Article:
Susan Lloy
Game of Hands

It was the first thing I noticed—his hands. They weren’t rough and calloused, as one would expect, but smooth and elegant with long fingers like a pianist or cellist. Not a handyman. The instant he removed his plumber’s wrench from the red toolbox I was smitten.

I’m not sure how it started. I recently moved into this “Thirties” building from my former borough. It wasn’t my choice, still, the triplex had been sold and three flat dwellers, including myself, got kicked out for major renovation after decades of habitation.

As with any old structure there are problems. Windows don’t open or close. Bathtubs don’t drain properly. Screens fall out and can’t be put back and as any damsel in distress I took refuge with the concierge. He doesn’t reside in the building, yet is here multiple times a week tending to apartment problems, recycling, garbage collection and so forth.

I miss my ol’ hood even though it is has turned into hipsterville. Here, I’m on the border of the wealthiest neighbourhood in the city and I feel like an imposter trudging along its leafy streets, which host multimillion-dollar homes and luxurious cars. The folks here seem confident and without a care. There is a certain kind of look amongst the privileged. A sort of … I’ve got that taken care of, a sphere of confidence in their stride, the way they hold themselves.
I recall when Von the concierge first entered my abode. His name reminds me of a California surfer and he resembles one with his sun-streaked messy hair and his lean, fit bod. My apartment entrance is wide and airy with two old doors gracing a wall. On a wooden cabinet lies an antique Underwood typewriter with a modern overhead light that hangs low above highlighting its patina and rubbed out gold letters. The double door behind is weathered with flecks of brown and café au lait cream chipped paint lacing a white base. It has the feeling of a Pollock painting, only calmer, less manic. It is an impressive entrance. Everyone says so and I can tell Von thinks the same.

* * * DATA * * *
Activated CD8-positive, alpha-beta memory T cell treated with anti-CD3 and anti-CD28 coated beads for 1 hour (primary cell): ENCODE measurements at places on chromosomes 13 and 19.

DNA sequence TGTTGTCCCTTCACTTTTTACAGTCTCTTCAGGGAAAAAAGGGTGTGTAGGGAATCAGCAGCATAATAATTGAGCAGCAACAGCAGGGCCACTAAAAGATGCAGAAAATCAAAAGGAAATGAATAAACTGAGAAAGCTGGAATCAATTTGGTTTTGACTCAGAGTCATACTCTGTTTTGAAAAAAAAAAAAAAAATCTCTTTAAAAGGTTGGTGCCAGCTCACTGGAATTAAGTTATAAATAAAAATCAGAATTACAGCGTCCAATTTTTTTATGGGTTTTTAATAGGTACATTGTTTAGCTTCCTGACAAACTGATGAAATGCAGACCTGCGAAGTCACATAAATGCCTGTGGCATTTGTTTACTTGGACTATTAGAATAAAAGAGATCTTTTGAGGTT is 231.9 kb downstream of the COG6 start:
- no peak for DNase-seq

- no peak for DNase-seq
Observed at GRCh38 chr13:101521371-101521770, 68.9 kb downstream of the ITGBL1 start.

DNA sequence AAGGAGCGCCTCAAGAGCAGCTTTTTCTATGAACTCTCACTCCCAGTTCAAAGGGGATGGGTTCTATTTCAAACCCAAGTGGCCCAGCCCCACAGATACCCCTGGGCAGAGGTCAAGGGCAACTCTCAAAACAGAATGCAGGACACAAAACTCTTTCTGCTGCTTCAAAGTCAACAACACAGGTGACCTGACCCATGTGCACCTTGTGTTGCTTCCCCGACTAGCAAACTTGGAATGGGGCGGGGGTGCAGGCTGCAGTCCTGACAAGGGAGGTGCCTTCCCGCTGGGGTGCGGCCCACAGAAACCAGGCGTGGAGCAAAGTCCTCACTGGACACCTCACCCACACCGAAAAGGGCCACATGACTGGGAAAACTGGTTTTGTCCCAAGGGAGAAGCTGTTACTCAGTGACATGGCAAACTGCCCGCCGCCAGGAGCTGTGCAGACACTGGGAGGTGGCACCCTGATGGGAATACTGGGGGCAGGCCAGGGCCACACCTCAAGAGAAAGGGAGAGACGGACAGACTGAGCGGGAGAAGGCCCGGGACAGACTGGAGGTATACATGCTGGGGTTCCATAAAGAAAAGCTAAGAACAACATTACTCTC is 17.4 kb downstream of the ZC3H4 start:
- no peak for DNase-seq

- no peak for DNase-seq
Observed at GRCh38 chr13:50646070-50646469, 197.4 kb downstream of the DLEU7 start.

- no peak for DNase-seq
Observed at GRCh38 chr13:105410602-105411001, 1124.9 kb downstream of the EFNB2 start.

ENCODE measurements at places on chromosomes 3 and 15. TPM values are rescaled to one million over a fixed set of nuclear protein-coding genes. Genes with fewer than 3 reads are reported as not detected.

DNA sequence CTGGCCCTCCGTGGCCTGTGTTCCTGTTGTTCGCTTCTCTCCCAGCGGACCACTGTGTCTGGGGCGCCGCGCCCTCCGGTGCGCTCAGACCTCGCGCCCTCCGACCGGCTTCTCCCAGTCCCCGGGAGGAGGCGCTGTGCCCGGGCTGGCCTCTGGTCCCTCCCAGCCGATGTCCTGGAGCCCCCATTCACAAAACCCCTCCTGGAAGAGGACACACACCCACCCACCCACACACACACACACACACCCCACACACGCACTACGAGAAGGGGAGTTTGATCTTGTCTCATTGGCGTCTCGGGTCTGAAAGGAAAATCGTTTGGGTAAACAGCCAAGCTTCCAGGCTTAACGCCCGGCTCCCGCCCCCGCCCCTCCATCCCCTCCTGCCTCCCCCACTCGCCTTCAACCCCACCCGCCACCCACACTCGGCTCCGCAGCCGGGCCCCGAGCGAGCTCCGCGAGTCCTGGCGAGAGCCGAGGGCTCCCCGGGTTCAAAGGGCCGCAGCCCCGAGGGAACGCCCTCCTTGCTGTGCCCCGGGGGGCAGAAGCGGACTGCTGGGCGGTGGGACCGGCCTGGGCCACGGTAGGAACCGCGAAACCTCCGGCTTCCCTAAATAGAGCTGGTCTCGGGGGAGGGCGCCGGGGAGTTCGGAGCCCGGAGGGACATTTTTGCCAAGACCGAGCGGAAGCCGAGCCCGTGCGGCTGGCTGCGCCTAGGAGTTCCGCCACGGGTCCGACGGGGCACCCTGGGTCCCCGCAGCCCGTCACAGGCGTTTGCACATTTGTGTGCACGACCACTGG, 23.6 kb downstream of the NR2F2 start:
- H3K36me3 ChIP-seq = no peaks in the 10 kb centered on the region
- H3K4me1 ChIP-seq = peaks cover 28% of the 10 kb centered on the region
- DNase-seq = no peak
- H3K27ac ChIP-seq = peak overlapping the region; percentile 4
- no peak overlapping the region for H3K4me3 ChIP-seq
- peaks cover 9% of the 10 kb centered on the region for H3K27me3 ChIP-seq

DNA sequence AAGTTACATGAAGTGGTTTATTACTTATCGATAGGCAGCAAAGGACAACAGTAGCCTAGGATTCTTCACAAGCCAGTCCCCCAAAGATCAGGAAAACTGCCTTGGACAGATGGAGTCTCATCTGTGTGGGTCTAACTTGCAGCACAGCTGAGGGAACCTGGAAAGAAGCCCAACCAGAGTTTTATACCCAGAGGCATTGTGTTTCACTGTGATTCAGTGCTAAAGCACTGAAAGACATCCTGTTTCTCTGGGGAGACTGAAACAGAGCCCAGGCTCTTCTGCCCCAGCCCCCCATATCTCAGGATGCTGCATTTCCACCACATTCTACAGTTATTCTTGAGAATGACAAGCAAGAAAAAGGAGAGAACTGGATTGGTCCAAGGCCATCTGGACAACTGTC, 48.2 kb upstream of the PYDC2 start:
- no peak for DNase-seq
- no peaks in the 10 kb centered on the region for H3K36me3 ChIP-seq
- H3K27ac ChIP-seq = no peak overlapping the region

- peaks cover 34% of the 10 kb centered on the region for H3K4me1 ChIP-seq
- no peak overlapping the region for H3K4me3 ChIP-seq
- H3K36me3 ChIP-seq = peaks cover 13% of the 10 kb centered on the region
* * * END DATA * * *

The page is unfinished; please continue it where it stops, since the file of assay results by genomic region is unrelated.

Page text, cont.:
He examines the typewriter and rubs the smooth black sides of the Underwood.

‘What a beautiful machine. Do you use it?’

‘No. But I write.’

‘What about?’

‘This or that. Poetry.’

‘Oh… Can’t be much mula in that.’

‘No. No. Not much.’

I’m quite a bit older than him, but he takes me in. My absoluteness. He looks into my green hued eyes and in that very instant we connect.
I knew he was coming today for the windows. Two are stuck and the sash cords are jammed in the corners. In fact, one cord is frayed nearly in half. Sadly I won’t be home; though I’ve left some text on the dining room table and an old photograph. It is a black and white photo from way back when. My head leans to one side. Tousled hair dangles over one eye. My jawline is crisp. The other eye peers out. Huge, deer like, inviting the viewer to gaze.

I want him to pick it up and caress the corners. Dive into that image. Feast on me. Imagine there’s a little bit of me left in that single hue and tones of gray and white. Sexually suggestive verse will be scattered across the oiled wooden grain. As you read your perfect hands will want to examine each inanimate within the flat: photographs, paintings, scented cloth, every nook and cranny.

I imagine our hands touching. I’ll squire you to travelled harbours and barren landscapes—gardens of memories and valleys bubbling with stars. Let’s play. AQ